OPINION: Brian Williams, Bill O’Reilly and other reasons why you should stop watching the news


Shea Dobson

In the recent news, one of the biggest stories in the country was that NBC News anchor Brian Williams admitted to lying about an incident in Iraq in 2004, and that the lie may have furthered his career. Every news outlet has since pried every single part of Williams’ career open, questioning his claims while reporting on Hurricane Katrina in 2006 as well as all his other reports during the Iraq War. A couple weeks after this story, more rumors surfaced about a different journalist. Fox News correspondent Bill O’Reilly was accused of lying about several incidents, including witnessing the suicide of a Florida man and several incidents of terrorism in Northern Ireland. O’Reilly originally denied these claims, but yesterday admitted that at least one of them was true. Meanwhile, the American public has asked the same question over and over again: How could they do this to us? Why did they lie?

The sad truth is this: Brian Williams and Bill O’Reilly lied because the only way to succeed in journalism is to sensationalize.

The most viewed stories online tend to be ones with click-bait titles rather than ones featuring hard-hitting investigative reports and well-written calls to action. While traffic on the Washington Post website has decreased drastically, titles originally found on websites such as Upworthy and Buzzfeed have spread to other news organizations like a plague that kills good journalism.

On February 9, about a week after the Brian Williams story broke, one of the top headlines on CNN.com was “Best memes of Grammys 2015: Iggy Azalea, Rihanna and more”. One of the top headlines on nbcnews.com was “Shhh, Not in Front of the TV! Samsung May Be Eavesdropping on You”. While the latter story is admittedly focused on a newsworthy topic, the title is sensationalized to the point that it’s difficult to take the story (which is already poorly written) seriously. However, the first ‘story’ is hard to stomach, especially when you take into account that it was one of several pieces focused around the Grammy’s on CNN, as well as several other news websites.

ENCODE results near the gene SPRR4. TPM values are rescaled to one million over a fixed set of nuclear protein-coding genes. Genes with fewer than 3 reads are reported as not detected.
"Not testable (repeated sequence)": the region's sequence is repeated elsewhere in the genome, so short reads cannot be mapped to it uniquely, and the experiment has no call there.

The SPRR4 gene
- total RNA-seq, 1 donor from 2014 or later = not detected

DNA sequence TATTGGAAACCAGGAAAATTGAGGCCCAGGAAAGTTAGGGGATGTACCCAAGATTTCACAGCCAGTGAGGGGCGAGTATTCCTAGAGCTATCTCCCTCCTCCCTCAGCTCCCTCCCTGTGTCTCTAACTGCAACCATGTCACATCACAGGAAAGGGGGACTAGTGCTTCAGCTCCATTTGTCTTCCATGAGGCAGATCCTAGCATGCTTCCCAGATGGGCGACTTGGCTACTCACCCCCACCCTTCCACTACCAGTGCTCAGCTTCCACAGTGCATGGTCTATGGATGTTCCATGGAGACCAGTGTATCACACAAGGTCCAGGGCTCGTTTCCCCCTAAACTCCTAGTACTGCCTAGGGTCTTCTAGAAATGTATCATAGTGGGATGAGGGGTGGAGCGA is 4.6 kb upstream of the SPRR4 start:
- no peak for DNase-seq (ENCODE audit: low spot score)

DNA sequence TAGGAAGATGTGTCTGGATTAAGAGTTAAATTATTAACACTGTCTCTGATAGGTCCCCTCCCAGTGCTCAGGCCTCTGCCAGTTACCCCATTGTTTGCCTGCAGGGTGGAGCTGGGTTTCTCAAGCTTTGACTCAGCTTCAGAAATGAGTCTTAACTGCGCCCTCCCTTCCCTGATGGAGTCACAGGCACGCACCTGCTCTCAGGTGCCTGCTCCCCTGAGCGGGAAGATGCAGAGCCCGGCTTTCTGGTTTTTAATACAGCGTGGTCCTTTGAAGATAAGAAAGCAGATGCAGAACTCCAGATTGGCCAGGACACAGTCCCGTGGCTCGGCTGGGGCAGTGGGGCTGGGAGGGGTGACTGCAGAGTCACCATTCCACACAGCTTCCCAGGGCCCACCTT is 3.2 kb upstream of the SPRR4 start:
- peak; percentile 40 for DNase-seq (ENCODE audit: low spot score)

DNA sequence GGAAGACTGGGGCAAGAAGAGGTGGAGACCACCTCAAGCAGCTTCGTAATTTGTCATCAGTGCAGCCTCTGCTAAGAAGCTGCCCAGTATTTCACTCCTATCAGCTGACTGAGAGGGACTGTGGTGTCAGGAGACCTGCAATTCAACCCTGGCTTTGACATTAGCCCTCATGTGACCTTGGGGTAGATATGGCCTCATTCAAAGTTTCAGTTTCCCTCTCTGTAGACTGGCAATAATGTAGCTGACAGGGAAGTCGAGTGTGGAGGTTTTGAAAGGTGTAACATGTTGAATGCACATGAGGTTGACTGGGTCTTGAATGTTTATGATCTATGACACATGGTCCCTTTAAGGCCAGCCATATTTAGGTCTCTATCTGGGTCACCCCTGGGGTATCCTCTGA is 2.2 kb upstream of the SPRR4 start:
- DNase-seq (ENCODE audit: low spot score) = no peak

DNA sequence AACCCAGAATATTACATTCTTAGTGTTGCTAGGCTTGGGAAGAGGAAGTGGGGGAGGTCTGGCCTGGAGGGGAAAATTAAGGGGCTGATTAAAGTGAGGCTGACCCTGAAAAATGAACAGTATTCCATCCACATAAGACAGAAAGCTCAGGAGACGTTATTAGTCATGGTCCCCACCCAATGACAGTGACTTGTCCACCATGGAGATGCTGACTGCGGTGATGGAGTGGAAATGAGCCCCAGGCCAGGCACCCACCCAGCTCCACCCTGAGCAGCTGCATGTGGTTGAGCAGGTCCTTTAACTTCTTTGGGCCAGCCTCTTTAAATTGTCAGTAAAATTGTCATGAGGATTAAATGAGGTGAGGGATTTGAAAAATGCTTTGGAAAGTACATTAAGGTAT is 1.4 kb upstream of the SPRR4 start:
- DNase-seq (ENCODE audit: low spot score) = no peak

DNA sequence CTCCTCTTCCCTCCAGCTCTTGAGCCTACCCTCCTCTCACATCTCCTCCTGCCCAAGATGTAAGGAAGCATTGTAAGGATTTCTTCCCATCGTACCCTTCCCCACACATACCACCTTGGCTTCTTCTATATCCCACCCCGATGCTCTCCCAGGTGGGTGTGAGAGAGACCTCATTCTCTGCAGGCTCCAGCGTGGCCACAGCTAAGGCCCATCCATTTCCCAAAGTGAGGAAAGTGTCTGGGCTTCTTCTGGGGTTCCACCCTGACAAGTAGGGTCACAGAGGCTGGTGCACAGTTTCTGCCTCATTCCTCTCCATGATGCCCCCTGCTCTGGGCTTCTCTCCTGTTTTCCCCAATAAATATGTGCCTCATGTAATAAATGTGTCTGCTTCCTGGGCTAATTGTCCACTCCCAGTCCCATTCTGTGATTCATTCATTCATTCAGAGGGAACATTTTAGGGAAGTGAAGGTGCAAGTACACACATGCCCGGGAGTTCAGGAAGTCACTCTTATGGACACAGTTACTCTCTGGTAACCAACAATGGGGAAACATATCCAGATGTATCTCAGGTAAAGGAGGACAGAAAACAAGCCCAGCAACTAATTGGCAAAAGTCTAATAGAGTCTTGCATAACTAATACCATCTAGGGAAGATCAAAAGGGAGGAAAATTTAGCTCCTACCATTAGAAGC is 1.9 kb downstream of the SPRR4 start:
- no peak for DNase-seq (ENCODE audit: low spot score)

This same phenomenon is beginning to affect all facets of journalism, even down to our very own website. More than one-fifth of all of our 582,000 page views come from one story— “Teen Responsible for ‘Purge’ Hoax Speaks Up”. While this was a fantastic story that deserved all of the acclaim it received, it goes to show that stories that have been heavily sensationalized are the ones which get the most views— even though this story was debunking the hoax.

As a journalism student I admit I’m biased in this matter, but I do think that this concerns everyone, even people who don’t necessarily watch the news often. The fact that a few news conglomerates control so much of the media and have the power to control what we see or hear is unnerving, but the fact that most people accept this without protest is even more so. News organizations should be held accountable for what they’re reporting, and the people reading or watching the news should have more of an output in what they see. Hard-hitting news is hard to find, and that needs to change. If we as the public are truly outraged by the actions of Williams, O’Reilly, and probably several other well-known journalists whose claims have yet to surface, then we need to take actions and stop consuming the content put in front of us. Write in letters to news stations informing them that you’re no longer watching their broadcasts due to their poor content. Support media that publishes the stories you find important. If you want the news to change, you have to do something about it.